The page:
The Woman in Black is of novella length, so neither particularly long nor short, and is perfectly well paced to keep the reader engaged. The prose are atmospheric and immersive, with the words of Kipps being enchanting even, holding your attention throughout. Because of the length of the story, I personally feel it is best read all in the one go, and is very much easily doable if you have a few hours spare.

I had forgotten how creepy the film adaptation of The Woman in Black is - much like the book, it is atmospheric and gothic in its approach.

The film starts at a different point than the book, as in the adaptation we do not meet Kipps as an older man, only in his 20's working as a junior solicitor. There are also a couple of lifestyle differences that impact on the story, including the fact that he already has a child and his wife has passed on. In the book, this is not the case - he is engaged to Stella, and they are working out plans for their future. This small little difference actually has a large impact on the story overall, and in fact, without saying too much, the stories differ in conclusion because of this. The way I word it to others is that the film very much has a 'Hollywood' stamp.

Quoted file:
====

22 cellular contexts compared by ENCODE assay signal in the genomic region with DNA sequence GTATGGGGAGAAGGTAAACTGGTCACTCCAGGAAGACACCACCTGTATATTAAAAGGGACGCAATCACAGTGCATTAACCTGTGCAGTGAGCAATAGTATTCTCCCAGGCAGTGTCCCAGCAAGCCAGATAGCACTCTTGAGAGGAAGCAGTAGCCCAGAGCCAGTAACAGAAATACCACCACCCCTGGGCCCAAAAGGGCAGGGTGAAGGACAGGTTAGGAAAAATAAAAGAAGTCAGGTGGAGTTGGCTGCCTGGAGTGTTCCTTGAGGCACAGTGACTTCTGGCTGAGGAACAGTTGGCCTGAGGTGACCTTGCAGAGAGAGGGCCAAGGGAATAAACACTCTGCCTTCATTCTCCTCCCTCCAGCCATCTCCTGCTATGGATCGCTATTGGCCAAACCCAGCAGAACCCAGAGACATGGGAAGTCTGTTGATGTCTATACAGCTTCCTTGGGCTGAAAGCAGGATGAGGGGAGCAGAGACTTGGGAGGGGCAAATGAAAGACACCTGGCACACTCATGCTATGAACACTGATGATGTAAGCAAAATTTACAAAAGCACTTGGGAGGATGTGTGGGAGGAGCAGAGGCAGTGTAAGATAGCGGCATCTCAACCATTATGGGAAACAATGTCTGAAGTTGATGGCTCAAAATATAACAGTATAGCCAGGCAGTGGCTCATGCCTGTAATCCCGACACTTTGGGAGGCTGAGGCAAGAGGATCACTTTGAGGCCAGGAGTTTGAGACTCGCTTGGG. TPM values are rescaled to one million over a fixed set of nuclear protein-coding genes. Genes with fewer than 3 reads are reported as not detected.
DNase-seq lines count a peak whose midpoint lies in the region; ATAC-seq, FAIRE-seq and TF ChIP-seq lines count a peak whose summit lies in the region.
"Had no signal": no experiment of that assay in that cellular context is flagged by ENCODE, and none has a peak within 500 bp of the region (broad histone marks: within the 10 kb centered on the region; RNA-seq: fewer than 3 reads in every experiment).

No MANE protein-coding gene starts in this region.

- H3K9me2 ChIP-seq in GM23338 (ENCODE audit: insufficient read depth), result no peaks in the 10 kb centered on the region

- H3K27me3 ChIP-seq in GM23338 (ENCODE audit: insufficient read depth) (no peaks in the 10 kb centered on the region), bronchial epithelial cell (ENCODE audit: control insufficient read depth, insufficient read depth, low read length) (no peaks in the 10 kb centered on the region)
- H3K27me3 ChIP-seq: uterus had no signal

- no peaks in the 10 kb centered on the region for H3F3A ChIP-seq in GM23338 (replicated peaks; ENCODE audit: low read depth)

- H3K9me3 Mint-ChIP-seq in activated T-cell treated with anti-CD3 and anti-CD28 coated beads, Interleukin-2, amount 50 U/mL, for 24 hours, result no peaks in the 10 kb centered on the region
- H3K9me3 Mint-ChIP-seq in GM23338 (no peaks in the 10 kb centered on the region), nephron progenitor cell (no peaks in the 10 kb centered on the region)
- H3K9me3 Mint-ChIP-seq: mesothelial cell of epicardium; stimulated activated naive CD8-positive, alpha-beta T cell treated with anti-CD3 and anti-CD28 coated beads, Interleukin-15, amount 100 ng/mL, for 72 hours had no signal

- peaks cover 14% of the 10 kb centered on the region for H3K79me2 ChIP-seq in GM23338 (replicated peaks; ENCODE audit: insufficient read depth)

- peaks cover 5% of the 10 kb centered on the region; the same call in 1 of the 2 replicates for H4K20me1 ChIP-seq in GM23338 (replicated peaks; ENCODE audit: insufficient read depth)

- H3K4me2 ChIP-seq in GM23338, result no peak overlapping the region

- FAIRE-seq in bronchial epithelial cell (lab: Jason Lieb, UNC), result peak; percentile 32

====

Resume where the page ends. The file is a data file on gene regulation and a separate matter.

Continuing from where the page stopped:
The plot of The Woman in Black has been altered slightly for the big screen, but the darkness of the story and the general premise relating to the woman in black remains.

One thing that I think translated really well for the big screen is the relationship between Arthur Kipps and Samuel Daily (a villager in Crythin Gifford).

Regarding the film, I was a little uncertain at the main role being played by Daniel Radcliffe, of Harry Potter fame. Often times, when an actor has played an iconic character in film, it is hard for them to step away from that and been seen as a different identity all together. I thought I would experience this with Daniel Radcliffe after being such a fan of the Harry Potter films, however there was no need for worries. Daniel Radcliffe played the actor of Kipps perfectly, and I couldn't imagine another actor in his place.